OCTOBER 2, 1957.
PAUL L. COTTON, PLAINTIFF-APPELLEE,
LOUISVILLE AND NASHVILLE RAILROAD COMPANY, DEFENDANT-APPELLANT.
Appeal from City Court of East St. Louis; the Hon. JOSEPH A.
TROY, Judge, presiding. Judgment affirmed.
JUDGE BARDENS DELIVERED THE OPINION OF THE COURT.
Rehearing denied November 5, 1957.
This is an appeal from a $75,000 judgment rendered on a jury's verdict in the City Court of East St. Louis in a personal injury action under the F.E.L.A., 45 U.S.C.A. Sec. 51 et seq., and the Federal Safety Appliance Act. The trial court denied defendant's motion to dismiss the action on the doctrine of forum non conveniens. This ruling together with alleged errors in the trial form the basis of defendant's appeal.
Plaintiff, a resident of Kentucky, was injured while releasing the brakes on a freight car in defendant's yards in Covington, Kentucky. He was taken to a hospital where his condition was ultimately concluded to be an injury to a disc in the lower lumbar area of the back. This injury was felt to be permanent and to prevent plaintiff from returning to his duties as switchman. Plaintiff was 38 years old and earned approximately $4,700 in 1954. This in substance was the case made against defendant in testimony by plaintiff and four medical witnesses. Though there was evidence contradictory to plaintiff's version of how the injury was sustained and evidence that plaintiff was hospitalized for a similar back condition six months previously, it is clear from all the evidence that there was an evidentiary basis for the findings of the jury on liability and damages. This being the test by which F.E.L.A. cases are reviewed in our courts. Bowman v. Illinois Cent. R. Co., 11 Ill.2d 186, 142 N.E.2d 104, Pennell v. Baltimore & O.R.R. Co., 13 Ill. App.2d 433, 142 N.E.2d 497, the judgment must be affirmed unless the court erred in ruling on defendant's motion to dismiss based on the doctrine of forum non conveniens.
Defendant's motion alleged the following: that plaintiff resided in Covington, Kentucky, the site of the accident; that defendant, a Kentucky corporation, intends to present the testimony of eight persons, all of whom live at or near Covington, Kentucky, 338 miles from East St. Louis; that defendant intends to present testimony of three doctors, along with hospital records, the doctors living in Covington or Cincinnati, Ohio; that in order to properly present its defenses, defendant would be required to bring to East St. Louis its occurrence witnesses and they will, in all probability, be away from home a minimum total of five days each; and that additional expenses in excess of $2,000 will be incurred by trying the case in East St. Louis rather than in Covington or Cincinnati. Plaintiff answered said motion and affidavits and counter-affidavits were filed. After hearing argument on the motion the trial court denied it.
The application of the doctrine of forum non conveniens to F.E.L.A. cases was recently discussed by this court in Peterie v. Thompson, 10 Ill. App.2d 100, 134 N.E.2d 534. Implicit in that discussion is recognition of the fact that the trial court's ruling on such motion, as in other matters ruled upon, should not be disturbed unless clearly an abuse of discretion. A trial judge is in the best position to weigh the impact on local courts and the community at large of granting hearing to imported matters and to weigh and compare the inconvenience to defendant with the inconvenience to plaintiff of granting the motion. In F.E.L.A. cases, the trial court must also give full consideration to the venue provisions of the Act. (For a discussion of the rights of employee-litigants under Paragraph 6 of the F.E.L.A. see Pope v. Atlantic Coast Line R. Co., 345 U.S. 379, 97 L.Ed. 1094.)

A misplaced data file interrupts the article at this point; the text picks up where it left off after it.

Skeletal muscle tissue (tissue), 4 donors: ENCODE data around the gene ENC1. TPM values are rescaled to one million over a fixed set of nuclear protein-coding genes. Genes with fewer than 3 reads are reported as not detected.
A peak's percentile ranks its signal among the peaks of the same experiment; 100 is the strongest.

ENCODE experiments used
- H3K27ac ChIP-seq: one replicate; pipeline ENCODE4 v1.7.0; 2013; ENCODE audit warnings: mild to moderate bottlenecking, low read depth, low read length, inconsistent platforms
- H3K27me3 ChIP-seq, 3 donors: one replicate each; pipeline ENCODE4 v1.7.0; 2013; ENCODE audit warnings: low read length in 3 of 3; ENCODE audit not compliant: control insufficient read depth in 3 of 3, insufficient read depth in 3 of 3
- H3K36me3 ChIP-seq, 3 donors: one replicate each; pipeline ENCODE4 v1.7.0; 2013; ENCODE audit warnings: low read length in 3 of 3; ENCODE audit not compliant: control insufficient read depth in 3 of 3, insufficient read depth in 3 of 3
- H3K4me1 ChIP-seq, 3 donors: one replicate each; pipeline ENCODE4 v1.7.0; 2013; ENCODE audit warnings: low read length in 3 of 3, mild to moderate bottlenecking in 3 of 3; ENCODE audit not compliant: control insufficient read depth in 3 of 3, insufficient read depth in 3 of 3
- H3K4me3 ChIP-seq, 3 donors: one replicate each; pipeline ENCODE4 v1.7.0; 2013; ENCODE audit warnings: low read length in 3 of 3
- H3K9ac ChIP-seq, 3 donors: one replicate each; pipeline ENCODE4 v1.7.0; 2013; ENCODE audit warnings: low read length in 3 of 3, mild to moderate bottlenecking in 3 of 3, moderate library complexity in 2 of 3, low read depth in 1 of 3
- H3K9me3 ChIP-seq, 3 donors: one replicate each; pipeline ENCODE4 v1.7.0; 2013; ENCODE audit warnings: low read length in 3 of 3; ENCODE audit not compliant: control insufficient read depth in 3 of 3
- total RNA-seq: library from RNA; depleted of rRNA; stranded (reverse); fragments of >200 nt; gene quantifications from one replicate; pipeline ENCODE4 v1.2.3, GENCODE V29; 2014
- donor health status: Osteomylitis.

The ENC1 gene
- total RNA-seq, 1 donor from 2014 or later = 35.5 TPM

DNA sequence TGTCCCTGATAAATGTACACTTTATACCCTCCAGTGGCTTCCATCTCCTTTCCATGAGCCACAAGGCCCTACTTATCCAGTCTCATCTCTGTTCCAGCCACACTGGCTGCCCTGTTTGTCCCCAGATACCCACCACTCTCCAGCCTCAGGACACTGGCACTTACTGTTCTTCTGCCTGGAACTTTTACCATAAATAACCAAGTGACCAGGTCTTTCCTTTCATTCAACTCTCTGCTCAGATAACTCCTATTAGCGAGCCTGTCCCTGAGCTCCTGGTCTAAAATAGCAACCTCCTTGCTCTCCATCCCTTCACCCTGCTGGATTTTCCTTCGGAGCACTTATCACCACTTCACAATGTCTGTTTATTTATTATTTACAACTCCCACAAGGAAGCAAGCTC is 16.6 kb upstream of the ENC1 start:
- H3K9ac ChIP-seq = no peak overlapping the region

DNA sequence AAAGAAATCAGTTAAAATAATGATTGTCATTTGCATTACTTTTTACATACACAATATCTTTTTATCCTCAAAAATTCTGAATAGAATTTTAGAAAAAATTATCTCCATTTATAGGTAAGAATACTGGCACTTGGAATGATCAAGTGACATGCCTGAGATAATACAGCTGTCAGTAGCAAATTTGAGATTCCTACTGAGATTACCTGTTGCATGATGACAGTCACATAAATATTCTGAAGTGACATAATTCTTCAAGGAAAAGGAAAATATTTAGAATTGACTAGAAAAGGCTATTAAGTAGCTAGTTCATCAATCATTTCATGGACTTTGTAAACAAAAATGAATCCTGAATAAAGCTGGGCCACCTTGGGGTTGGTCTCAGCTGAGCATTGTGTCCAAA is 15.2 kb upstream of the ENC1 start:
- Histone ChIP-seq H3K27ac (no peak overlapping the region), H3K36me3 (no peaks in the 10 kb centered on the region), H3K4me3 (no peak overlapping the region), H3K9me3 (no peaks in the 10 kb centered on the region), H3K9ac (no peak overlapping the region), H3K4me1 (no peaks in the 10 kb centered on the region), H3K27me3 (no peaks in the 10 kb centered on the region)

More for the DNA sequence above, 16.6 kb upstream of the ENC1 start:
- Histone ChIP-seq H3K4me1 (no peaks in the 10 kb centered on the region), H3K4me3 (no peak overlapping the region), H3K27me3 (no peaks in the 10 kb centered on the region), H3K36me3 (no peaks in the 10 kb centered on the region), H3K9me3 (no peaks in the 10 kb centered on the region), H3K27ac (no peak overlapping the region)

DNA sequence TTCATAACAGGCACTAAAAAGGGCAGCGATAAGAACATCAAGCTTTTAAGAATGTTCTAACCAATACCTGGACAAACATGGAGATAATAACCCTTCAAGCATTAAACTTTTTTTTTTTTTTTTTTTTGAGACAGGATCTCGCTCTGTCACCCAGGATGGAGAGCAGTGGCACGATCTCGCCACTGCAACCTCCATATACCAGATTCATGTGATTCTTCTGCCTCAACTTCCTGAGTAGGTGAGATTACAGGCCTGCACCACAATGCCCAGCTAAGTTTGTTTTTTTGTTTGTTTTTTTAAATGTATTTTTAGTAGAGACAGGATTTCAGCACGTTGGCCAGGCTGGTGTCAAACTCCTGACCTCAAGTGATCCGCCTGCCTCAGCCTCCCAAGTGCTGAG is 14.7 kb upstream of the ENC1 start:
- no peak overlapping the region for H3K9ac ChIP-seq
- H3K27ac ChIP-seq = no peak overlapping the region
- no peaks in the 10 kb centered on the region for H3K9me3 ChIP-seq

The trial judge, therefore, should be allowed a large discretion in determining which actions shall be given access to local courts. On examination of the instant case, we find no abuse of such discretion. This conclusion is fortified by the fact that at the actual trial defendant's evidence consisted of testimony by only four non-resident witnesses, three of whom were employees. Only the medical witness testified in person. Therefore, the inconvenience and expense to defendant of trying the case in East St. Louis was limited to the cost of bringing their doctor from Covington for one day and the use of depositions in the case of the three employee witnesses. On the other hand, the fact that the attorneys for both parties and plaintiff's four medical witnesses were from the East St. Louis area was a matter entitled to consideration by the trial judge. It must be observed, therefore, that defendant's inconvenience was less than it anticipated, and, in the light of all of the facts could not have justified the thwarting of plaintiff's right, given Congressional sanction in Sec. 6 of the F.E.L.A., to seek out a forum for the filing of suit which held the promise of greatest success.
We have considered the alleged errors occurring in the course of trial and find in them no grounds for reversing the judgment.
CULBERTSON, P.J. and SCHEINEMAN, J., concur.
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